Independent pharmacy lobbyists renew call for health-reform relief
ALEXANDRIA, Va. Weighing once again into the health-reform fray on Capitol Hill, the National Community Pharmacists Association Wednesday reiterated a long-standing plea to Congress for relief as the U.S. Senate and House work to craft a compromise on the health-reform bill to send to the White House.
The appeal came in a letter, sent by NCPA EVP and CEO Bruce Roberts, to House Speaker Nancy Pelosi, D-Calif., and Senate Majority Leader Harry Reid, D-Nev. Among NCPA’s top priorities: a reasonable minimum payment system for Medicaid prescriptions, new curbs on pharmacy benefit managers and a pass on new Medicare restrictions governing the sale of durable medical equipment and diabetic supplies.
The independent pharmacy lobby is asking the House and Senate leadership to include those elements in a final version of health-reform legislation. Although Congress has yet to reconvene later this month, Pelosi and Reid have maintained a high-profile effort to reconcile the reform bills passed late last year by both houses of Congress.
“Community pharmacists are ready and willing to help improve health outcomes and lower costs,” said Roberts. “We greatly appreciate the bipartisan backing in both chambers for reforms that support community pharmacists.
“The recommendations we present here will make a good thing even better for patients,” he asserted in his appeal to both leaders. “We will continue working with Congress in hopes of enacting these proposals.”
Among NCPA’s specific requests:
- A reform of Medicaid’s Average Manufacturer Price (AMP) reimbursement system for generic drugs, and the adoption by Medicaid of the Senate’s proposal for a federal upper limit of no less than 175% of the weighted average AMP. “Anything less could force many independent community pharmacies, which care for an extraordinarily high number of Medicaid patients, out of the program,” noted the group.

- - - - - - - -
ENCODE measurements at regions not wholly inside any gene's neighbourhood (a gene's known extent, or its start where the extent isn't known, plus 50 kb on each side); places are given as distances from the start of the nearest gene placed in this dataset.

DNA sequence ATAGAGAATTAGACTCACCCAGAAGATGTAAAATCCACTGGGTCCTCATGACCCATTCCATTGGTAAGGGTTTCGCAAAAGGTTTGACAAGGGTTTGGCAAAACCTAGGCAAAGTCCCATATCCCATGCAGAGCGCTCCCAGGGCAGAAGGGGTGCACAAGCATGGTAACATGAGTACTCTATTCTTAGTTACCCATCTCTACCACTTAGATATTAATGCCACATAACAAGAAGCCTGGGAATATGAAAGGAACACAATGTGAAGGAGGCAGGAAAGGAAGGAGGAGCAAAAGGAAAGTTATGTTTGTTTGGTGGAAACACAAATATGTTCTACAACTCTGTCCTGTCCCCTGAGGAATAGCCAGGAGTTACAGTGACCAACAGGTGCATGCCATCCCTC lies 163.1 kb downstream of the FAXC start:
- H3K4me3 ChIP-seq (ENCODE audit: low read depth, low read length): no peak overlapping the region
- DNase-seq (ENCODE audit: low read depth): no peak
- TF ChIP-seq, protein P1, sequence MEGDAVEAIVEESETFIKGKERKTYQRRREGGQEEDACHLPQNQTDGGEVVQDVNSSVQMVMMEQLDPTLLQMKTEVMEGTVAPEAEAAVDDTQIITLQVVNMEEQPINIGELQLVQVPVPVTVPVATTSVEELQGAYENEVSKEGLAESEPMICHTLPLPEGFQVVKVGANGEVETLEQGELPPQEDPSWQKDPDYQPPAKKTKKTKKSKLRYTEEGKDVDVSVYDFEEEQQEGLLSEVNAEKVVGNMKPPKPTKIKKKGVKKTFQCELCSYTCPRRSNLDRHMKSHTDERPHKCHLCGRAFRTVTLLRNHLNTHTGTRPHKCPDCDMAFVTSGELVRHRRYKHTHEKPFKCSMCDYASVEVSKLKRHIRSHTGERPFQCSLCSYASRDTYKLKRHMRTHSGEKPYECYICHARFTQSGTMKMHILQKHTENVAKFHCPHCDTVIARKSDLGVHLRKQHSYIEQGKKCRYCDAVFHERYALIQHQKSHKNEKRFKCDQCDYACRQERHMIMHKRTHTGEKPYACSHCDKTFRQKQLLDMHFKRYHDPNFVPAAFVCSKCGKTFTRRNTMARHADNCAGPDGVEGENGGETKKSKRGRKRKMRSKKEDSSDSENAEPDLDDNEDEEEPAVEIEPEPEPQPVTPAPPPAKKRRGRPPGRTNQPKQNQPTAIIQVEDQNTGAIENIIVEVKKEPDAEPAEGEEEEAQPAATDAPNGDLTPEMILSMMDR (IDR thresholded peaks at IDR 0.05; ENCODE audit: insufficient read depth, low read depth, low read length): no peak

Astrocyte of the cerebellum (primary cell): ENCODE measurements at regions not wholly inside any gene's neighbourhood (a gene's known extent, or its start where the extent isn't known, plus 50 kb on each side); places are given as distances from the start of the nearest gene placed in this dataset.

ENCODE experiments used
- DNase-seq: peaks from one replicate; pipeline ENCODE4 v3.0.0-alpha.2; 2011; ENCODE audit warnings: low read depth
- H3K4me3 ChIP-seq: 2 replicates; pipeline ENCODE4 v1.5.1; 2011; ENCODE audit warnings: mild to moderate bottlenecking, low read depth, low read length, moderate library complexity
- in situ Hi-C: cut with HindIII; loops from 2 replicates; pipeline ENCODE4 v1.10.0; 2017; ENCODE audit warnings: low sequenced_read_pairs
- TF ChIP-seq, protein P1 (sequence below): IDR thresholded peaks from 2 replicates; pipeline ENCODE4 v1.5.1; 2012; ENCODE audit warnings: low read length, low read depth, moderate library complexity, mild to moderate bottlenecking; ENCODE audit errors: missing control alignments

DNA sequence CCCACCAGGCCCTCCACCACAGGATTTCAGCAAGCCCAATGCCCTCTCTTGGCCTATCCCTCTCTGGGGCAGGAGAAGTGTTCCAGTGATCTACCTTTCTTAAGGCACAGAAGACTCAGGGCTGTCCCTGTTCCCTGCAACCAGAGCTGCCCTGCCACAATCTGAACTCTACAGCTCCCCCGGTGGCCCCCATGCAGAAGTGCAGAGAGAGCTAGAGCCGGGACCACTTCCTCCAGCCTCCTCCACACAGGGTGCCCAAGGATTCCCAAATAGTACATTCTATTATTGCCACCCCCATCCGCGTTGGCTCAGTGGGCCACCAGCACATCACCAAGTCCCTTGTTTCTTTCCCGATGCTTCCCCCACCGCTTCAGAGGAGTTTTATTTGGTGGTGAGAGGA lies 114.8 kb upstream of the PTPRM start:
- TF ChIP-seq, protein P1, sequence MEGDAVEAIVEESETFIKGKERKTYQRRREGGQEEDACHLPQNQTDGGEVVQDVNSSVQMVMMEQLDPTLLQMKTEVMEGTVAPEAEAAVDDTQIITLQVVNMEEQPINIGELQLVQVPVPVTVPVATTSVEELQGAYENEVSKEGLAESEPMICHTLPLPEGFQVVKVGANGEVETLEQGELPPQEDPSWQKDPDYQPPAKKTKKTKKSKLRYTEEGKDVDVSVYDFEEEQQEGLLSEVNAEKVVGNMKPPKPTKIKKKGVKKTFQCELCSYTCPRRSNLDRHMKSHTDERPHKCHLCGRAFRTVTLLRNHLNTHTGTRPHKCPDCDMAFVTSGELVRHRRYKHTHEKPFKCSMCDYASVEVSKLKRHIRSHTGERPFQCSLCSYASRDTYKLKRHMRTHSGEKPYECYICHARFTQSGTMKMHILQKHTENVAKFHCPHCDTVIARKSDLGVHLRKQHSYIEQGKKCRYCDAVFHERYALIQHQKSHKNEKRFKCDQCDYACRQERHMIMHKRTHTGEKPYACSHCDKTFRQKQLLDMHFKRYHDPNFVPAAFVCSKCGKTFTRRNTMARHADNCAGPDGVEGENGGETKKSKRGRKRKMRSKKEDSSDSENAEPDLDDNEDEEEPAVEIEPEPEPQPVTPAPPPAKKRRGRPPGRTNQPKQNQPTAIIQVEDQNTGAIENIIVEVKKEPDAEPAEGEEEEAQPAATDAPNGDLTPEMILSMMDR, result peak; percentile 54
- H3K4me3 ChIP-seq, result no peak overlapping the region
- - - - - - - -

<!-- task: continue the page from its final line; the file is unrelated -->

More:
- The adoption of both House-passed transparency provisions for pharmacy benefit managers operating in the proposed health insurance exchange, and Senate language extending the reporting requirements to Medicare Part D drug plans;
- Inclusion of the Senate’s proposal to exempt retail pharmacies from Medicare’s “burdensome, duplicative accreditation requirements” for the sale of durable medical equipment and supplies, including diabetes testing kits.
Roberts also urged Congress to “support all House- and Senate-passed provisions expanding the community pharmacist’s ability to provide medication therapy management services,” according to today’s letter. Pharmacist-administered MTM, he noted, would help “maximize the patient’s adherence and therapeutic benefit while lowering the cost of inappropriate prescription drug use — estimated at $290 billion annually.”
Report: Cipla in generic drug supply talks with GSK, Teva
NEW YORK An India drug maker is in generic drug supply talks with two companies, according to reports.
Cipla said it is in talks with GlaxoSmithKline and Teva to supply the companies with generic drugs.
“It may be specifically for one or two products — it is not a down-the-line drug deal,” Cipla chairman Yusuf Hamied told Reuters.
Cipla is one of the world’s biggest producers of low-cost antiretroviral drugs to fight HIV and AIDS. Last month, the company announced the launch of a generic H1N1 treatment.
Taro elects directors in shareholders meeting; Sun disapproves
HAWTHORNE, N.Y. An Israeli drug maker said that its shareholders voted to elect all of the directors who were up for election, with the exception of the statutory external directors, at its annual shareholders meeting held Dec. 31.
The shareholders also approved the ratification of indemnification for non-executive directors and the appointment of the Taro’s independent auditors.
The company said that it stands behind its nominees for statutory external directors and their qualifications, and further stated that it would continue its efforts to elect statutory external directors as required by Israeli law, despite the efforts of Sun Pharmaceutical Industries to block their election. Sun has claimed that Barrie Levitt, Taro’s chairman, signed contractual obligation to sell Taro’s shares to Sun at a pre-defined price in June 2008. Sun said, however, that Levitt and the company “have prevented the close of this transaction through improper use of Taro resources.”
Sun has sought to acquire Taro for some time. In August 2008, Sun’s tender offer to acquire the company expired, but said that it would once again seek to acquire Taro. In late September, Taro sued Sun in the U.S. District Court for the Southern District of New York, alleging that Sun failed to disclose information to Taro shareholders, and misappropriating confidential information about Taro as part of its efforts to acquire the company – which it has sought to do since June 2008 – and illegally using it to undermine Taro’s relationships with customers and revenues.